problems.  He was hardly sixteen years old.  The illumination which He attained was the indirect result of what He did in analyzing the
fear of death.  When I asked Him, Maharshi often told me that at that time He did not even know the most common Vedantic terms
such as Brahman or Atman.  He had had no religious education.  He had passed no examination of catechism on the Hindu conception
of life. His understanding was practically a blank page as concerns religious instruction and philosophical terms, which He started
to use after people, attracted by His life, flocked around Him.

contd.,

Arunachala Siva.
 

Subramanian.R

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Re: A Study - Swami Siddheswarananda
« Reply #4 on: April 11, 2013, 11:21:06 AM »

continues.....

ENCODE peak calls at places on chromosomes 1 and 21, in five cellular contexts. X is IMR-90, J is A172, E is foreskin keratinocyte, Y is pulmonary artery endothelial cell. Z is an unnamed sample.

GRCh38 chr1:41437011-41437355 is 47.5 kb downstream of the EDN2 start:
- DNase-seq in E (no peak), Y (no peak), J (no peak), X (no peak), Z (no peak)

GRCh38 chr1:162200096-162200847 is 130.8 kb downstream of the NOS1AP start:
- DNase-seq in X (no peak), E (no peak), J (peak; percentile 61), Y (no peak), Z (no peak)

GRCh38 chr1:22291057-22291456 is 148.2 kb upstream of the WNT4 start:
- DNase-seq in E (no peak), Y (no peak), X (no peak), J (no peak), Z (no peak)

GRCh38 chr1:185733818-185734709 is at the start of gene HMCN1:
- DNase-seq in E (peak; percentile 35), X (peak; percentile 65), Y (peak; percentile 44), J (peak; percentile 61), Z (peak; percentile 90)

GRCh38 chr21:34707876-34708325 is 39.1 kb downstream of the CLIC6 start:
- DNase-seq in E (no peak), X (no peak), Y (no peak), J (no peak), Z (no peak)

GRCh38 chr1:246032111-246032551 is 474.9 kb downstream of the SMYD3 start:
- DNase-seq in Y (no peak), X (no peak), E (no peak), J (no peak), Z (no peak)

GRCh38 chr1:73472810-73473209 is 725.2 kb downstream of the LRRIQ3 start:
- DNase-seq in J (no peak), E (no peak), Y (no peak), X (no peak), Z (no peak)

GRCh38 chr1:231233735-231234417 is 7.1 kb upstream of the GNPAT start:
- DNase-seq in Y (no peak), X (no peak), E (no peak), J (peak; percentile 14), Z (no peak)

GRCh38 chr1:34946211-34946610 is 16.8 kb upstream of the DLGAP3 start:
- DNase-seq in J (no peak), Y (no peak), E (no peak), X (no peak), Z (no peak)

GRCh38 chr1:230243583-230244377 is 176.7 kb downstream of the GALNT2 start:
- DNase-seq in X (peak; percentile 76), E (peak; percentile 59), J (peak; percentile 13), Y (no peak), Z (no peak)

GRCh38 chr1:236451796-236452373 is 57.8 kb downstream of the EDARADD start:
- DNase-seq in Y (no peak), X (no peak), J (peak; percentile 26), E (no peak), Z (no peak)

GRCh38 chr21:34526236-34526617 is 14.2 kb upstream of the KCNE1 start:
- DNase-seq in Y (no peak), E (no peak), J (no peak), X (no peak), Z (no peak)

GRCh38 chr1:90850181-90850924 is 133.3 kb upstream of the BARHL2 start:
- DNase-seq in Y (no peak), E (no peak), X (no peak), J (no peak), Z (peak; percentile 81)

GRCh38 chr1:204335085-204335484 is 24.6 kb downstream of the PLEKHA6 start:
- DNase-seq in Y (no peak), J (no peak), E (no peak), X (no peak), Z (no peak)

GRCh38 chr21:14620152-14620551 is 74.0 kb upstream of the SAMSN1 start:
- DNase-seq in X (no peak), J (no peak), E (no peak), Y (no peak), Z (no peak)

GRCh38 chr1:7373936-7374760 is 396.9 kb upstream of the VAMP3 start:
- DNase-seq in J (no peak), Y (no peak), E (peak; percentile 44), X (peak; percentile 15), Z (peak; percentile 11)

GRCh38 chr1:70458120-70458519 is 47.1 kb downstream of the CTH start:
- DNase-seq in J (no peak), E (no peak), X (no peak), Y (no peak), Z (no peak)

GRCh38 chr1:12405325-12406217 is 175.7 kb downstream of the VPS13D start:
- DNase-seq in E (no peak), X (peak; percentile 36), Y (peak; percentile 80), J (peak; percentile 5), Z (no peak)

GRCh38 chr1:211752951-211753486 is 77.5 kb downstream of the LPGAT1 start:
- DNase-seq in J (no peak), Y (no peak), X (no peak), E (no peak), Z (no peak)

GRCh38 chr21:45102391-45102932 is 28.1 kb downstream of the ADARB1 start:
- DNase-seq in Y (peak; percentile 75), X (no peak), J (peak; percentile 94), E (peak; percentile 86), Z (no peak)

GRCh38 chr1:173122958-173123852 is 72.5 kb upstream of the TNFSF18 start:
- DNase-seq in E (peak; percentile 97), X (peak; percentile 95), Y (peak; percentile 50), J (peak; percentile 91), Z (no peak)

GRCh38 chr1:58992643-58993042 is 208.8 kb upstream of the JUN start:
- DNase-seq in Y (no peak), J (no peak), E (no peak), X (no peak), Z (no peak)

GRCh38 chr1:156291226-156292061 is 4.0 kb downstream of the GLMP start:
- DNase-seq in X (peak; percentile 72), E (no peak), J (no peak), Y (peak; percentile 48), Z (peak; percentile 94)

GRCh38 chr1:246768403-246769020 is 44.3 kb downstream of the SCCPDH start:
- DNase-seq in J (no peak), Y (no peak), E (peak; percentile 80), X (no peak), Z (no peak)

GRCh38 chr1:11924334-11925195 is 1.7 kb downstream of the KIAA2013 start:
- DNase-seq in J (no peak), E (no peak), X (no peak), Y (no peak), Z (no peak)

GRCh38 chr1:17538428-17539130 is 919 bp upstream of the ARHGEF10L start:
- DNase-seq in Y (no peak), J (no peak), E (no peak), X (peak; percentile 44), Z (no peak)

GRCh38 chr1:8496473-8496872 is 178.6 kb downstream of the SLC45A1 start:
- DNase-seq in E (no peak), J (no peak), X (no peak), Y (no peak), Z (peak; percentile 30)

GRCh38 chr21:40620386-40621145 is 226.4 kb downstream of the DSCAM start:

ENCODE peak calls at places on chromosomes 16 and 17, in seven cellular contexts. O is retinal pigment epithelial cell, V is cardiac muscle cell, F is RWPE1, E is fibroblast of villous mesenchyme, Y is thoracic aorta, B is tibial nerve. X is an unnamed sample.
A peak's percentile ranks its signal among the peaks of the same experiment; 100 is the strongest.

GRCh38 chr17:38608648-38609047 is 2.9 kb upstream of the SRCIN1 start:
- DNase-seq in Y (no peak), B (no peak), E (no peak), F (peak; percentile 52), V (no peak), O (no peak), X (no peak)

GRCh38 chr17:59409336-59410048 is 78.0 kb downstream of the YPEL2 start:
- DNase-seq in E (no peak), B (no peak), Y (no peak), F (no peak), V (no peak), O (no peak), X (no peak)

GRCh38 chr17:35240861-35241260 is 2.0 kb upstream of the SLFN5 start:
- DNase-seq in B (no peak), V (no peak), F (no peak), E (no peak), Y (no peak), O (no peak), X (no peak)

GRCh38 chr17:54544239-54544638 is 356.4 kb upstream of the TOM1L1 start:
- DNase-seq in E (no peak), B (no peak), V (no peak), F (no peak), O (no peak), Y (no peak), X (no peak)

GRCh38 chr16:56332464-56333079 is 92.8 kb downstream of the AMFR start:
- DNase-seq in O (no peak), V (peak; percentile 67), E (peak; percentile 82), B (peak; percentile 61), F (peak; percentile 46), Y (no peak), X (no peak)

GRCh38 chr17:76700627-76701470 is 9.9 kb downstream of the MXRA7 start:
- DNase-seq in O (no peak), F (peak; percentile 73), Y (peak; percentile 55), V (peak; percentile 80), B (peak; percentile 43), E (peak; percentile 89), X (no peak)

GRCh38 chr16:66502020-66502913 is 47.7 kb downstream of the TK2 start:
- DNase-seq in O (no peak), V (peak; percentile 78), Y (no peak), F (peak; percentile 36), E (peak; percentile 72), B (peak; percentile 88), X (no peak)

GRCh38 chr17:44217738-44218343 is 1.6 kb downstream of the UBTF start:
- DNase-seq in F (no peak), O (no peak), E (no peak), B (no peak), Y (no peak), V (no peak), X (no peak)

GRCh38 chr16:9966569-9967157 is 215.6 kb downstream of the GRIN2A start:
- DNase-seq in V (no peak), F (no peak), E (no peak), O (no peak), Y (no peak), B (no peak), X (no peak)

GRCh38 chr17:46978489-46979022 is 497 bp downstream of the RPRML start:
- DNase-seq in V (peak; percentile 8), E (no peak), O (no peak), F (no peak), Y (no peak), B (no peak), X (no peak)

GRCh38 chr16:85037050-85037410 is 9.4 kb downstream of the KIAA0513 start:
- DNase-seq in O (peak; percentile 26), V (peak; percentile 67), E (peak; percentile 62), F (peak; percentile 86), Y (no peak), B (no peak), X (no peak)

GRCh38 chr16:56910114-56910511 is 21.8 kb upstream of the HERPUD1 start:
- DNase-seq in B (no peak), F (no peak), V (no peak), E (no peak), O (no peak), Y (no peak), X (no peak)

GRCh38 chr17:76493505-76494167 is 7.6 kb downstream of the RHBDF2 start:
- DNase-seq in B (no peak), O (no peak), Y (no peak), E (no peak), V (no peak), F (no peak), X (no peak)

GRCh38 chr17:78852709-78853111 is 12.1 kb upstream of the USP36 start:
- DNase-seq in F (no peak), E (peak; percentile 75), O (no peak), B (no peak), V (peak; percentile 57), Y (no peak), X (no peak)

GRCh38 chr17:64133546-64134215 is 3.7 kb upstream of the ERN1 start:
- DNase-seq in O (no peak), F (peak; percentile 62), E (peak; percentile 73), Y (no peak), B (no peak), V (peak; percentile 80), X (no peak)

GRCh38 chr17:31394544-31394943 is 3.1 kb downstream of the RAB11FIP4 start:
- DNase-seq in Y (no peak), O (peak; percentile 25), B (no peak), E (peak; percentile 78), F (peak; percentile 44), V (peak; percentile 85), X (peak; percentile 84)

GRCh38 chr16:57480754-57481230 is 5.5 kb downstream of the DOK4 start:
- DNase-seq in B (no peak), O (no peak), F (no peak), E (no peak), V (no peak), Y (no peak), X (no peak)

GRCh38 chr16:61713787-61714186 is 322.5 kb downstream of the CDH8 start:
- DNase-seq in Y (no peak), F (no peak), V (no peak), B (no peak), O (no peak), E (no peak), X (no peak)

When the young Venkataraman grew up and His experience was transformed into an instantaneous and permanent
realization, He could see, thanks to a very lively intelligence, how others had given a literary form  to the expression of
this same experience. Differing from J. Krishnamurti, who perhaps expresses (although with an entirely different vocabulary)
the same way of approach towards the analysis of the self, and the understanding of what he calls the process of the 'I',
the Maharshi accepts the terminology sanctified by tradition and always employed by the sages of India since the time of
the Upanishads.

Whoever has the opportunity to know the Maharshi at first hand will know full well that he is neither an 'extrovert' nor an
'introvert'.  He is the most normal man that one could ever find.  He is in effect stithaprajna, a man whose intelligence is solidly
founded.  I have seen Him apparently plunged in Himself, when everybody believed Him to be absorbed in His own Self but when
at any moment someone at the end of the Hall made a mistake in the repetition of certain Tamizh verses, the Maharshi opened His